Elections are contests held during a moment in time between candidates who have records stretching back, often far back, into the past. So there is always a tension between the man (or woman) who is running and the moment.
That tension is greater than usual when the contest is for the nomination of a political party dominated by a large number of newcomers to politics motivated by strong opposition to current policies.
That was the case 40 years ago, when members of the peace movement, opposed to the Vietnam War, became the largest and most highly motivated part of the Democratic Party.
And it is the case this year because the political newcomers referred to as the tea party have become the most highly motivated part of the Republican Party. They are opposed to the Obama Democrats' vast expansion of the size and scope of government and to any policy that abets it.
The Republican candidates, who had their first real test in this week's Iowa caucuses, have long political records, going back to the 1970s in the case of Newt Gingrich and Ron Paul, and all of them (or all but one) have taken stands in tension with the principles of this cycle's Republican voters.
Some have backed a mandate to buy health insurance -- a conservative proposal in the 1990s. At least one championed spending earmarks. Some are vulnerable to charges of crony capitalism. Some have disparaged or declined to support the Medicare reforms in House Budget Chairman Paul Ryan's budget package.
Ron Paul, a libertarian on economics, is far out of line with most Republicans on foreign policy. The one candidate most in line with the tea party, Michele Bachmann, is the one with the thinnest resume, with five years as a backbencher in the House of Representatives.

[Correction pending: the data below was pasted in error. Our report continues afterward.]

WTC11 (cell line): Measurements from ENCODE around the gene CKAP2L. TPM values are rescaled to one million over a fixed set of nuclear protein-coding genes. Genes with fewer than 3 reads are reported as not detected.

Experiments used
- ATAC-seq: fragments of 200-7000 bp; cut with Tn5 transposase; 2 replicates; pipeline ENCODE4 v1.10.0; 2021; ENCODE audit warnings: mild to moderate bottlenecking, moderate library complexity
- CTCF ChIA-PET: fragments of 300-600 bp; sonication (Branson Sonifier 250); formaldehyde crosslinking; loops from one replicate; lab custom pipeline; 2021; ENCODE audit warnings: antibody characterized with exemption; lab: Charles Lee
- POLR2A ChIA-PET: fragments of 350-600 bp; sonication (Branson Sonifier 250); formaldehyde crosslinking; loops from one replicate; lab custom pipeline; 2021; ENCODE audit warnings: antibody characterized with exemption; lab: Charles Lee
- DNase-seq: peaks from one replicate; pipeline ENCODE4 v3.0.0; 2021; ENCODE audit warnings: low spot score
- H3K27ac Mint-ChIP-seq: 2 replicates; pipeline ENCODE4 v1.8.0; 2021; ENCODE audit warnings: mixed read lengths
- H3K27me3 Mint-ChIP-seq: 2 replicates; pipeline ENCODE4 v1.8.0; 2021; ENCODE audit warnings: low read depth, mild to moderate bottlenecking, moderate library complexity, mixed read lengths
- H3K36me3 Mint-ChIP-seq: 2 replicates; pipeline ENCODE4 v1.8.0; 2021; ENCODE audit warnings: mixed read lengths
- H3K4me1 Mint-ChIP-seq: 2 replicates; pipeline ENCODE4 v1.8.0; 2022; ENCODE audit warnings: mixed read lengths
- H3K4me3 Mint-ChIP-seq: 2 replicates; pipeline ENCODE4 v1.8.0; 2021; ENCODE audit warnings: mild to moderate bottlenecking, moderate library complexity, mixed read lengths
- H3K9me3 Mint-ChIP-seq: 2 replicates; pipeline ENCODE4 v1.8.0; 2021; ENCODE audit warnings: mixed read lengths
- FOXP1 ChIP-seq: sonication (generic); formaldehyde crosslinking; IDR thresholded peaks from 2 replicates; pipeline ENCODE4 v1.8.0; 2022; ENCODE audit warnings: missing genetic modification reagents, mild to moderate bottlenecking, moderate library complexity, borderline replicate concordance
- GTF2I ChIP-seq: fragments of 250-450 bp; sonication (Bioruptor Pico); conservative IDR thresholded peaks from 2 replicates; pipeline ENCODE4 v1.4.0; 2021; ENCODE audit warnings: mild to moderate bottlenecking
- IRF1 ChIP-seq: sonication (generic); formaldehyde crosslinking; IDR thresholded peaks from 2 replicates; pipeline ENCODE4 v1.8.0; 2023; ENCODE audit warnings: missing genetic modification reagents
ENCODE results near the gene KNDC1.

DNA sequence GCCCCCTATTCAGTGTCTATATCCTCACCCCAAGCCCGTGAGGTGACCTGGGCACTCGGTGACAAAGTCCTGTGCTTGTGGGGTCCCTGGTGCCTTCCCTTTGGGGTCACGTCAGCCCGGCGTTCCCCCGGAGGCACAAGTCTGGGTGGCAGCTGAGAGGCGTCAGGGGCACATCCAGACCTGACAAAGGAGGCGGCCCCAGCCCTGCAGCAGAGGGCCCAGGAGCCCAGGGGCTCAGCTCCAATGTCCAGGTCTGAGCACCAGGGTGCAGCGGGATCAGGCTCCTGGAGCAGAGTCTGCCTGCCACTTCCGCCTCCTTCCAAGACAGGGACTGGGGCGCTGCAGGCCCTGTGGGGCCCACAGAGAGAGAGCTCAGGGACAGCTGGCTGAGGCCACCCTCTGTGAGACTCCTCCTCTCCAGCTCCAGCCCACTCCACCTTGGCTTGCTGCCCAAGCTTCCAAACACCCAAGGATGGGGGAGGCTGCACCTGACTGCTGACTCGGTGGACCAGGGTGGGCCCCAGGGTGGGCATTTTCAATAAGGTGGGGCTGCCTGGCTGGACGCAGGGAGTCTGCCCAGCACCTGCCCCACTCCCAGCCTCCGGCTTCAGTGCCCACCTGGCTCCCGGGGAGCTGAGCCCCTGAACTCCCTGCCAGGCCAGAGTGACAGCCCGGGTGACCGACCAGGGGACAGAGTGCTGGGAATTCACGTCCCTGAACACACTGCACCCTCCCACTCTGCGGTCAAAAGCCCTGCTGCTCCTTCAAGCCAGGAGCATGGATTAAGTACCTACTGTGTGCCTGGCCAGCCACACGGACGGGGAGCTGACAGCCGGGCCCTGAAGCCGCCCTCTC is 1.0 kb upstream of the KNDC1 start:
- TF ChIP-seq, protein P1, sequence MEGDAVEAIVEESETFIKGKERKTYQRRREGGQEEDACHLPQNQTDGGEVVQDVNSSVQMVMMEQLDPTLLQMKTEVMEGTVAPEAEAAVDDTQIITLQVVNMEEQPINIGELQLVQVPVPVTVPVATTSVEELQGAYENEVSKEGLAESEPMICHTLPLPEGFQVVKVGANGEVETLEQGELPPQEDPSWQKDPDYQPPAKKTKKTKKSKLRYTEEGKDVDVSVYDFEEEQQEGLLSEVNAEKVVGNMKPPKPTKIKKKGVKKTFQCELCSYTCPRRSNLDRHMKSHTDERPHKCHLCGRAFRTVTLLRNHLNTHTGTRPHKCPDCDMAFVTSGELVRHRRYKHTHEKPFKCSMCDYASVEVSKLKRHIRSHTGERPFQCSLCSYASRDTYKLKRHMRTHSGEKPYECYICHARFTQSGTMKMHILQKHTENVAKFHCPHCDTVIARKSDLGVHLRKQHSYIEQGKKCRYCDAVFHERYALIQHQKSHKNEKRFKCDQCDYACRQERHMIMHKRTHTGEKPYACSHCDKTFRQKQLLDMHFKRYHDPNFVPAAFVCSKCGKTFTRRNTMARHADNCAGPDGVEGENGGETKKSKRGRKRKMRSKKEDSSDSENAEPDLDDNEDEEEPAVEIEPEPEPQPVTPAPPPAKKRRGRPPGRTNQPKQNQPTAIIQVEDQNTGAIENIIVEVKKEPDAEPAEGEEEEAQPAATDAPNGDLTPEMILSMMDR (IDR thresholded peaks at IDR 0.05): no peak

The Republican race has been described by many as the rise and fall of various conservatives as the alternative to the supposed moderate Mitt Romney. But Romney has been emphasizing tea party themes, invoking the Founding Fathers and contrasting Obama's entitlement society with his merit society.
As this was written, the final results were not yet in from Iowa. But with 90 percent of the vote counted, Mitt Romney and Rick Santorum were running neck and neck, with Ron Paul in third and Gingrich, Rick Perry and Bachmann far behind.
The entrance poll showed Romney running not far behind Paul and Santorum among the nearly two-thirds of caucus-goers who said they supported the tea party movement, and winning about half the votes of the one-third of caucus-goers who said they wanted to support the most electable candidate.
Evidently, Romney is not seen as totally unacceptable by tea party sympathizers and has a considerable advantage on electability.
The race now goes to New Hampshire next Tuesday and South Carolina on Jan. 21. Santorum, who has had negligible support in New Hampshire, will surely get a bounce from his late surge in Iowa, but the Granite State has a much more secular electorate and Romney's big lead in the polls there seems to be strongly based.
Paul will get a share of the non-Romney vote and so may Jon Huntsman, who skipped Iowa and staked his all on New Hampshire.
The old saying is that three candidates get a ticket out of Iowa to New Hampshire. One who didn't, Perry, says he will go on to South Carolina instead.
Gingrich, who once looked to be competitive with Romney in New Hampshire and had a big lead in South Carolina polls before Christmas, will undoubtedly soldier on and hope he can reverse his slide with good debate performances.
It is too soon to say that Romney has a clear flight path to the nomination. But the tensions between his past record and current tea party orthodoxy have not proven to be disabling, because the other candidates are to varying extents out of line with that orthodoxy, as well.
Romney has had the benefit of luck -- several strong competitors declined to run or dropped out -- but also showed skill in deciding last month to ramp up his Iowa campaign. But he has yet to show he can beat an opponent one-on-one.